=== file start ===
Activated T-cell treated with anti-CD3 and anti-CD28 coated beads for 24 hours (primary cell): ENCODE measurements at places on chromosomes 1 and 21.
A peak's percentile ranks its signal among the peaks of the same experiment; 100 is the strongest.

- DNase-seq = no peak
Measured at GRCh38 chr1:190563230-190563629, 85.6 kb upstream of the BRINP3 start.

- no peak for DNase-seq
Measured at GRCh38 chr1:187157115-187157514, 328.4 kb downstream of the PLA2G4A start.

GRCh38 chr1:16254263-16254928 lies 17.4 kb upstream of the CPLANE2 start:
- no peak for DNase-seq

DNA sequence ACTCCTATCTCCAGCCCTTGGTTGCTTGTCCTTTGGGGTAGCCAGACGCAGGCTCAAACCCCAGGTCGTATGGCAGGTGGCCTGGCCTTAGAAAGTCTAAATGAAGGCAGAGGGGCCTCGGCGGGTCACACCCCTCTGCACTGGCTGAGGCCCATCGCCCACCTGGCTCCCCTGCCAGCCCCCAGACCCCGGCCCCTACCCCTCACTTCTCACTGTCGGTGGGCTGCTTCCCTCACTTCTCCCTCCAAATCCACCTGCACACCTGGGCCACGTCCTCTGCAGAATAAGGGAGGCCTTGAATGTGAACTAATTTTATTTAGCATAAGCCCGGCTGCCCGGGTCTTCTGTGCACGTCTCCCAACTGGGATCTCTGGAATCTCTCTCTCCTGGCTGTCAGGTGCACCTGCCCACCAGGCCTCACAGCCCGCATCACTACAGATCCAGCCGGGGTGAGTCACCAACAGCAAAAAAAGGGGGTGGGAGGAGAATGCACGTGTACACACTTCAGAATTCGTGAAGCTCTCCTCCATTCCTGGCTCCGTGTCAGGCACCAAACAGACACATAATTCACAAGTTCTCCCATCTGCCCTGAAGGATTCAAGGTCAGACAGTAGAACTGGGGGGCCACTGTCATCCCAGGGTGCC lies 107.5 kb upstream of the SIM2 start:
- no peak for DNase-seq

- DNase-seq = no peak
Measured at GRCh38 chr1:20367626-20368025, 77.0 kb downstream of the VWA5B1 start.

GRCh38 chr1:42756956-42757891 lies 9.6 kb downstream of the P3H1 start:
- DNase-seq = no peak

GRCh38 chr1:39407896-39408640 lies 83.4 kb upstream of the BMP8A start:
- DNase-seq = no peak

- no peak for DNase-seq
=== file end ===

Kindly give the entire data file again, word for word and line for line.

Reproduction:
Activated T-cell treated with anti-CD3 and anti-CD28 coated beads for 24 hours (primary cell): ENCODE measurements at places on chromosomes 1 and 21.
A peak's percentile ranks its signal among the peaks of the same experiment; 100 is the strongest.

- DNase-seq = no peak
Measured at GRCh38 chr1:190563230-190563629, 85.6 kb upstream of the BRINP3 start.

- no peak for DNase-seq
Measured at GRCh38 chr1:187157115-187157514, 328.4 kb downstream of the PLA2G4A start.

GRCh38 chr1:16254263-16254928 lies 17.4 kb upstream of the CPLANE2 start:
- no peak for DNase-seq

DNA sequence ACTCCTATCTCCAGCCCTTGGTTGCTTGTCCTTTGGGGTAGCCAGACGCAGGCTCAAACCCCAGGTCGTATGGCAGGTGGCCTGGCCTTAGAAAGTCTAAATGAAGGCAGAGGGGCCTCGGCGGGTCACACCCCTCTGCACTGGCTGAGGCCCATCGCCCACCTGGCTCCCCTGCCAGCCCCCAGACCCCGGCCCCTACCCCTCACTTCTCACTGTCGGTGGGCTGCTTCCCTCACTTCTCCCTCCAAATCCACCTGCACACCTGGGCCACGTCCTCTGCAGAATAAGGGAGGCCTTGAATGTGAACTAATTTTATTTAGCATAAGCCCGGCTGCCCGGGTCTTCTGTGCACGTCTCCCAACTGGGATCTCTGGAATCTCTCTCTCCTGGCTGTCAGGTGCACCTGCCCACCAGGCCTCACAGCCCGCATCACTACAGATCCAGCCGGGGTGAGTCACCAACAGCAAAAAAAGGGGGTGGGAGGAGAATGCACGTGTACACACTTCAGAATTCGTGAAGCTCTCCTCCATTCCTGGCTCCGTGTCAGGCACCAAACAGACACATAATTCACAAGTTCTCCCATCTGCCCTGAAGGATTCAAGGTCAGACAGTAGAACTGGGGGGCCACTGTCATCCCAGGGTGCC lies 107.5 kb upstream of the SIM2 start:
- no peak for DNase-seq

- DNase-seq = no peak
Measured at GRCh38 chr1:20367626-20368025, 77.0 kb downstream of the VWA5B1 start.

GRCh38 chr1:42756956-42757891 lies 9.6 kb downstream of the P3H1 start:
- DNase-seq = no peak

GRCh38 chr1:39407896-39408640 lies 83.4 kb upstream of the BMP8A start:
- DNase-seq = no peak

- no peak for DNase-seq